In this episode we explore a critical lesson in Silicon Valley in building the most robust perspective of how to best serve and innovate for customers.
This is a story of a very important way to build a culture and business systems that drive a mindset for customer success. It can be challenging, but over time everyone recognizes how building a 360 degree of the customer internally better prepares us to do it in a competitive market.
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Welcome to a slice of Silicon Valley, Episode number four.
So far, we’ve explored some of the aspects of Silicon Valley that we hope you might learn that you can take and apply. Second, we talked about the impact of technology on the economy, on our society, and how we need to understand it better and understand how to adapt to it more fluidly. Last, we talked about the customer and how technology is disrupting our relationship with the customer, and how the rate of change of technology continues to accelerate, making that more challenging as time goes on.
Today, I hope to share something with you that collect a few stories from Silicon Valley, something that you might learn from and apply as I did over my career, having learned an important lesson from Jim Morgan, a CEO of a company called Applied Materials.
Jim came out of the finance world and was brought in to assess whether Applied Materials should stay in business or not. Bank of America was starting to put liquidation tags on their assets, but Jim said “hold on a moment”. He decided to take the company for a run.
In the early days sales revenue was in tens of millions of dollars. Applied Materials provided the tools that helped make the semiconductors which have powered our economy over the last several decades. It was in an interesting place. The industry was growing rapidly, and leadership was few and far between given it had started with a bunch of pioneers, people fighting hard to solve problems. People recognized the importance of business systems, how engineering provided a great advantage, as well as those that were great technology leaders.
Jim came to Apply Materials and started to build the core culture of the company. I had the benefit of being a 20-something. I became a point person and spent several years attending company quarterly meetings. This is the area that I’m going to get into. Hopefully you will take away some of the things I learned and think are valuable.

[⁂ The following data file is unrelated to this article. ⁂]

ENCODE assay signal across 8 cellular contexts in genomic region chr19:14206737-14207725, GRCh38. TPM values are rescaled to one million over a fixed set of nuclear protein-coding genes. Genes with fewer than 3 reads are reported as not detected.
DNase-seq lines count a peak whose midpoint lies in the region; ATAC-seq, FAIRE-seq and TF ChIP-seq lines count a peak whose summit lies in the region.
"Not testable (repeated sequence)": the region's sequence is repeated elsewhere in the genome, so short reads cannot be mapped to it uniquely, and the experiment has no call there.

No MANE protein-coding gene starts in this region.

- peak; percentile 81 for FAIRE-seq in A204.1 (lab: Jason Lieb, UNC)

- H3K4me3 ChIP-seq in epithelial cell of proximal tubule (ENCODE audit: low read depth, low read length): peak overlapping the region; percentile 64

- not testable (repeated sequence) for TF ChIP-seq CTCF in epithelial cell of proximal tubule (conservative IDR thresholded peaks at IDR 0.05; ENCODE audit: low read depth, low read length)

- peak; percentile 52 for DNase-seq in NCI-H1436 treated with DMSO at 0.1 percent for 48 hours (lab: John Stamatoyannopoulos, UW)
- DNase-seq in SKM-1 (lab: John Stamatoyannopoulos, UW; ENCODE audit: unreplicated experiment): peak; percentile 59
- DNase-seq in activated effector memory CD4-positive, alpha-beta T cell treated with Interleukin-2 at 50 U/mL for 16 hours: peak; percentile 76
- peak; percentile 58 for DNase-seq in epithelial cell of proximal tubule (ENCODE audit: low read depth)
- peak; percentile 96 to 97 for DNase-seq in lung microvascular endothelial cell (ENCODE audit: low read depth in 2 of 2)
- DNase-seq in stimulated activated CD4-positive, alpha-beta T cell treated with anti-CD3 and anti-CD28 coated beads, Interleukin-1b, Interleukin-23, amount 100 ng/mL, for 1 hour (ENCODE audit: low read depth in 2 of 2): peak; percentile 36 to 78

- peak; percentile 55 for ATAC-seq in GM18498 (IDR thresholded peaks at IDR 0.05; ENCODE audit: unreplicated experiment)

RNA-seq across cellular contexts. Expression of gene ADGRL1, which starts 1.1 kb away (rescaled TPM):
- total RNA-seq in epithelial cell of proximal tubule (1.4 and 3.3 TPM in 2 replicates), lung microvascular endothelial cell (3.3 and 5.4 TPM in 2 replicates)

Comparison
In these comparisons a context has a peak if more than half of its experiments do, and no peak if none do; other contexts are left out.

Jim was a business systems guru. He held an operating meeting every quarter where his executives – 100 people – would sit in a room. People would stand in front of them and would talk about their products. The thing that was fascinating was having this experience: you go up on stage, you’re a little nervous. You got this room of people for which you’ve prepared. You spend a couple of weeks getting your story straight, and you start telling it. Someone in the room asks a question. The VP of R&D asks something about your technology, you answer it. The person from manufacturing says: wait a second, what about this? The person from service says: wait a second, what about something along those lines?
You started to recognize that there are a lot of different facets around customer satisfaction, understanding their needs, and understanding how your company might serve those needs. Having this forum, where the room challenges your perspective and your 360-degree view of the customer, are the things that are important to understand to better serve your customer.
Over the years, I would prepare every quarter to go up in front of the room. I would think I could handle the questions better. Every time because the room had such expertise from a cross-disciplinary standpoint, the room would help you tune up your understanding of how to better serve that customer. That’s true in a start up, it’s true with a new product from an existing company, it’s true with holding on to those dear customers, and innovating to better support them. At the end of the day, what Jim said was: if you can’t compete internally to better handle that, you’re not going to be able to compete well in the market.
In the semiconductor industry, to survive generations of Moore’s law that happened every 18 months, you had to understand your customer, how to serve them, and how to innovate in ways to better serve them.
So the point here – in summary – is a need for understanding. We talk about customer-360 and digital touch points, but we also need to understand that within an organization everyone is there to serve the interest of their customers. They’re the ones who pay the bill. They’re the ones who fuel the payroll. They’re the ones who fuel your ability to serve them in innovative ways.
Challenging people and helping them be comfortable with it – because it is not a comfortable thing – is important and hopefully something that you might explore and understand the power of this in business systems. Helping everyone be better prepared to create a tickled customer, someone that wants to come back for more and really deeply engage with you is important.
So once again, thank you for your time. Hopefully this is helpful.